Kimberly Akimbo is the outstanding new musical on Broadway right now

It was strange getting a breath of fresh air during the break Kimberly Akimbo (Booth Theatre, booking by April 23, 2023) to realize that my face had been marked by a constant smile since the curtain rose. Sometimes, often, that smile had burst into laughter because this Broadway musical, based on David Lindsay-Abaire’s play of the same name, is hilarious.

And even if this musical, adapted from a successful Off-Broadway performance at the Atlantic Theater, isn’t funny — because the book and lyrics by Lindsay-Abaire come with penetrating, meaningful stings, too — there’s something to it Kimberly Akimbo‘s execution that feels springy and light at heart. With the assured direction of Jessica Stone and the clever, layered music of Jeanine Tesori, it’s a delight to present the standout new Broadway musical of the season so far.

This reviewer wasn’t so charmed by the show on the Atlantic stage; On this larger stage, he was completely convinced. It’s hard to single out one performer; they are all exceptional, leading and supporting, and the songs and drama give any actor on stage plenty of gems to perform.

At first we don’t know why Kimberly (Victoria Clark) is at the rink with a group of kids somewhere in Bergen County, New Jersey, but it soon turns out that what looks like an elderly woman in front of us has a rare one genetic disorder that has rapidly aged her body to four times her actual age. She really is 16 but looks and is physically 72. We learn that the average life expectancy for someone with her condition is 16. Times are not on Kimberly’s side.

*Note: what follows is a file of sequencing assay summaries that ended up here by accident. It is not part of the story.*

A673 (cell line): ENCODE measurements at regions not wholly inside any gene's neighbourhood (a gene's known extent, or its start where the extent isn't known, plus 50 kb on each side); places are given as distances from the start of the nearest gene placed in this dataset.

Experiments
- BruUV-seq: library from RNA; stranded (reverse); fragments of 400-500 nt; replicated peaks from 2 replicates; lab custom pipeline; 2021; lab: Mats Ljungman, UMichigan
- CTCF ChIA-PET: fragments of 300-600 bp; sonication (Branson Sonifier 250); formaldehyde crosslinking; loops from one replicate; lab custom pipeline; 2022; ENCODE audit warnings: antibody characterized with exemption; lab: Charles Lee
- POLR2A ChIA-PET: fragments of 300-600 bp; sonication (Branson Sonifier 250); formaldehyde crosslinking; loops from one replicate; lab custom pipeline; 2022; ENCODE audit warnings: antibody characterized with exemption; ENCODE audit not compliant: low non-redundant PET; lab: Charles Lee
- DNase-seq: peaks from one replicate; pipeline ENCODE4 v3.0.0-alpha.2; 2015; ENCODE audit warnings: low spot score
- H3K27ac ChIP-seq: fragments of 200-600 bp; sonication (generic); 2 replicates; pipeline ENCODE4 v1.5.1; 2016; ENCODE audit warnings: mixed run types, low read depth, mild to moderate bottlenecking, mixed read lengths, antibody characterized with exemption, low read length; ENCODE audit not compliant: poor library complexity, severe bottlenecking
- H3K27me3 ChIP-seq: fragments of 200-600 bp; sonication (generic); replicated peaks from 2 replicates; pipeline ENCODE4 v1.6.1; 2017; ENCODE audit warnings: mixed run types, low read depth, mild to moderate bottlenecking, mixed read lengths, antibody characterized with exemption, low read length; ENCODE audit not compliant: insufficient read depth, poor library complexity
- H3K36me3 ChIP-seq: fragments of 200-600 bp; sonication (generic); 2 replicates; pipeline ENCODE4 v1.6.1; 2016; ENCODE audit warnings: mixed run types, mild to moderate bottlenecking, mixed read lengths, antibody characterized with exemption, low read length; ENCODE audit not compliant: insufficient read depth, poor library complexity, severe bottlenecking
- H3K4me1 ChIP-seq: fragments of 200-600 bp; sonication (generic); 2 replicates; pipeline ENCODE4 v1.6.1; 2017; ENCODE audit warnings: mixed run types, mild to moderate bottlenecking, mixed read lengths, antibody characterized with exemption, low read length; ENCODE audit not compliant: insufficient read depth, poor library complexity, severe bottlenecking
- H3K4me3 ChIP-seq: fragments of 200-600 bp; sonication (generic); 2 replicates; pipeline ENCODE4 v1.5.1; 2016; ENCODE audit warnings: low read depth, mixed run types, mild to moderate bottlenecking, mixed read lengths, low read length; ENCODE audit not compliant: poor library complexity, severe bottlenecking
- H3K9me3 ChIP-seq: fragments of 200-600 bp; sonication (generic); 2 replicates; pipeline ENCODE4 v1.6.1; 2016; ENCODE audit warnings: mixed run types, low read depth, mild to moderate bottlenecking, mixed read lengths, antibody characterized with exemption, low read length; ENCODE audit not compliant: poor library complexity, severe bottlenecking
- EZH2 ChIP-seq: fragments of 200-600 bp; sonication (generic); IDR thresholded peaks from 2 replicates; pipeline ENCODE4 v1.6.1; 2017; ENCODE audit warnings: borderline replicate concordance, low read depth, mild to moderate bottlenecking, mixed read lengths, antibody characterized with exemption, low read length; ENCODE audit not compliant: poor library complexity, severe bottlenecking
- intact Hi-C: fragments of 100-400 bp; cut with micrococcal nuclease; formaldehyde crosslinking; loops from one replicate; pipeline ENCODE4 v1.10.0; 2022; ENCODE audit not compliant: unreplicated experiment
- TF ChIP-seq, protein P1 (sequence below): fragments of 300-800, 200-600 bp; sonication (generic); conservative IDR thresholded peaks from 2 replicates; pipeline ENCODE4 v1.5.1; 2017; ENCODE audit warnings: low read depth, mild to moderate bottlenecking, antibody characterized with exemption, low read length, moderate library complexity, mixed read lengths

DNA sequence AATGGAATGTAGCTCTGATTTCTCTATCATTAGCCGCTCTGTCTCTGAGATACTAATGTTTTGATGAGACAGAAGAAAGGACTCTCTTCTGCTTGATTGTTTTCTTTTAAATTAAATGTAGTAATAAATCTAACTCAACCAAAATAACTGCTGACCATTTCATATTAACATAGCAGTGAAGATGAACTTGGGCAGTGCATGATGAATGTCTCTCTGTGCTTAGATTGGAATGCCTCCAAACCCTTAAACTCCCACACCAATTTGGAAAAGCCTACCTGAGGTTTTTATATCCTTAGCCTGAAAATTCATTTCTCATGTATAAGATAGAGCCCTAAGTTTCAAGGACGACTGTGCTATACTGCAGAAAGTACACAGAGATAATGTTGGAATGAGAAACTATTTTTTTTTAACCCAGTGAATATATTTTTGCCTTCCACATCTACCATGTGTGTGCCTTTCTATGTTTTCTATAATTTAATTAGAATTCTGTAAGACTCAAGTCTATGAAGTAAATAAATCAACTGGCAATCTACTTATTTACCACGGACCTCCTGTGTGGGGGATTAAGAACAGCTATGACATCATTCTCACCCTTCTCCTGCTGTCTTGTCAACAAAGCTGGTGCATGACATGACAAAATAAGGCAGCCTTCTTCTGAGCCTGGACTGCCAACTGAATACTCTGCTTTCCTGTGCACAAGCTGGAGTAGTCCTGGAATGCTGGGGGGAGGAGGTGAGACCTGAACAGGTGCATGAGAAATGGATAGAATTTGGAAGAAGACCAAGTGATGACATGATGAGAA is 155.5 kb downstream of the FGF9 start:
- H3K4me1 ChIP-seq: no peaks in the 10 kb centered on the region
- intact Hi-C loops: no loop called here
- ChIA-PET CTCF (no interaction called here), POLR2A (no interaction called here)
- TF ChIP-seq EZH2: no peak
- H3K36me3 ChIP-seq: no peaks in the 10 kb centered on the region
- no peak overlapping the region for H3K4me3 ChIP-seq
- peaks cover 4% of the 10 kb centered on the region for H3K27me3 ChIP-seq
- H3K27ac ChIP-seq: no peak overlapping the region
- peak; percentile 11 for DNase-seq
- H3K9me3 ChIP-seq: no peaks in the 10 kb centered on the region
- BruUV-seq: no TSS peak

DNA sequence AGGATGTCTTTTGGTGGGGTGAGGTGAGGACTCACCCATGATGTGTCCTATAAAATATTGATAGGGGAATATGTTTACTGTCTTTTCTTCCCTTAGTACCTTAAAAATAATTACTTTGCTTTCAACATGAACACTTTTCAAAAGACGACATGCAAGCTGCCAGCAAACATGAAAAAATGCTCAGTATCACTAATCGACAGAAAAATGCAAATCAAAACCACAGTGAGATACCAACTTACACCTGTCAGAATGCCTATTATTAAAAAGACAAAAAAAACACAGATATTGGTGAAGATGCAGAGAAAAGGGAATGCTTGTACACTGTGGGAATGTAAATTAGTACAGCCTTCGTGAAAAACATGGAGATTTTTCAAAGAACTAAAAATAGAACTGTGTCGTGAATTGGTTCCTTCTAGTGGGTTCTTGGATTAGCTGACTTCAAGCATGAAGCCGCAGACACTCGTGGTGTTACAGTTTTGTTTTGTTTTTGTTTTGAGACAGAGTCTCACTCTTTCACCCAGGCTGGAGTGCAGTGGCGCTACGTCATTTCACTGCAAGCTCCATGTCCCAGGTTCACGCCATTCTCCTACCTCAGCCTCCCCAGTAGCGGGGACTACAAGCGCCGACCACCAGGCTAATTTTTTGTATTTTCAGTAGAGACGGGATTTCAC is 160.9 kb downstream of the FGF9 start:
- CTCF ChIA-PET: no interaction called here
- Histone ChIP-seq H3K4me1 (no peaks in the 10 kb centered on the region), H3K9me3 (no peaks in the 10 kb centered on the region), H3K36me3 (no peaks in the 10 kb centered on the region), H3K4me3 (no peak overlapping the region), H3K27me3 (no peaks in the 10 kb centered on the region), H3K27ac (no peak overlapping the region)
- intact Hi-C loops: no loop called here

The second name in the show’s title comes from an anagram made of her name by the show’s hero, tuba-loving high school sophomore Seth (Justin Cooley). He’s also a bit akimbo, a hard-working teenager, a proud nerd, dry comedian and – despite his youth – keen to help Kim fulfill her dream of a road trip. Clark, in her 60s, and teenage Cooley perfect the best kind of chemistry on stage — a sort of chaste, platonic, and, yes, also gently romantic connection rooted in respect, humor, and a sense of shared differences. We cheer for them as a couple as they explore what “couple” might mean under these strange circumstances.